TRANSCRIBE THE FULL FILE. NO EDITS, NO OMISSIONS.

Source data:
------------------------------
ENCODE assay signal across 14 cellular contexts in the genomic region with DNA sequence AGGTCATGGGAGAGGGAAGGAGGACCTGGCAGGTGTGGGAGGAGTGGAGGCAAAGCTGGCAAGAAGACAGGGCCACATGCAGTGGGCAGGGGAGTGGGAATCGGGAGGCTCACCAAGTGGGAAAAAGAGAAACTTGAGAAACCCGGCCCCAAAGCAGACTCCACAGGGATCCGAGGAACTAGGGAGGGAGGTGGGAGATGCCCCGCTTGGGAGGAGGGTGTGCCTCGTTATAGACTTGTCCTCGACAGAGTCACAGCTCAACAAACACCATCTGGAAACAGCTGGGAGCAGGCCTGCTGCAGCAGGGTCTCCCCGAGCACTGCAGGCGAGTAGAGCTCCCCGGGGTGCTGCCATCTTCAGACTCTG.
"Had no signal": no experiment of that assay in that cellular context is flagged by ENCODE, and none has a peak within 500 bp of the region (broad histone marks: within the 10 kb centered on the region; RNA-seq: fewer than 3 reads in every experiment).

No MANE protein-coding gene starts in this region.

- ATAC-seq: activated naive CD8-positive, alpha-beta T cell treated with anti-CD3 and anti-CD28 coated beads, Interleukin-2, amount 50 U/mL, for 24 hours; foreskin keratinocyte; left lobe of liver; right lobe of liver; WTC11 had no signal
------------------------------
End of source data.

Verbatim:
ENCODE assay signal across 14 cellular contexts in the genomic region with DNA sequence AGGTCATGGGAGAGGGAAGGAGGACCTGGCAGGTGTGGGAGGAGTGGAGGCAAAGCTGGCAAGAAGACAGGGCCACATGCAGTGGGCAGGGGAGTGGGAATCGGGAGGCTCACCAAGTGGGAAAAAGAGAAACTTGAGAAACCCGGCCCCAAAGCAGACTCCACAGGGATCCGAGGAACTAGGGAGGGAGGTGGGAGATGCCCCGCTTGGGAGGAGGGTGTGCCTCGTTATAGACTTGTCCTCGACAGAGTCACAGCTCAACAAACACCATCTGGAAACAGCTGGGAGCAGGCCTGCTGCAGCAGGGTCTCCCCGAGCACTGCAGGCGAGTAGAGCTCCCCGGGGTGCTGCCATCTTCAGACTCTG.
"Had no signal": no experiment of that assay in that cellular context is flagged by ENCODE, and none has a peak within 500 bp of the region (broad histone marks: within the 10 kb centered on the region; RNA-seq: fewer than 3 reads in every experiment).

No MANE protein-coding gene starts in this region.

- ATAC-seq: activated naive CD8-positive, alpha-beta T cell treated with anti-CD3 and anti-CD28 coated beads, Interleukin-2, amount 50 U/mL, for 24 hours; foreskin keratinocyte; left lobe of liver; right lobe of liver; WTC11 had no signal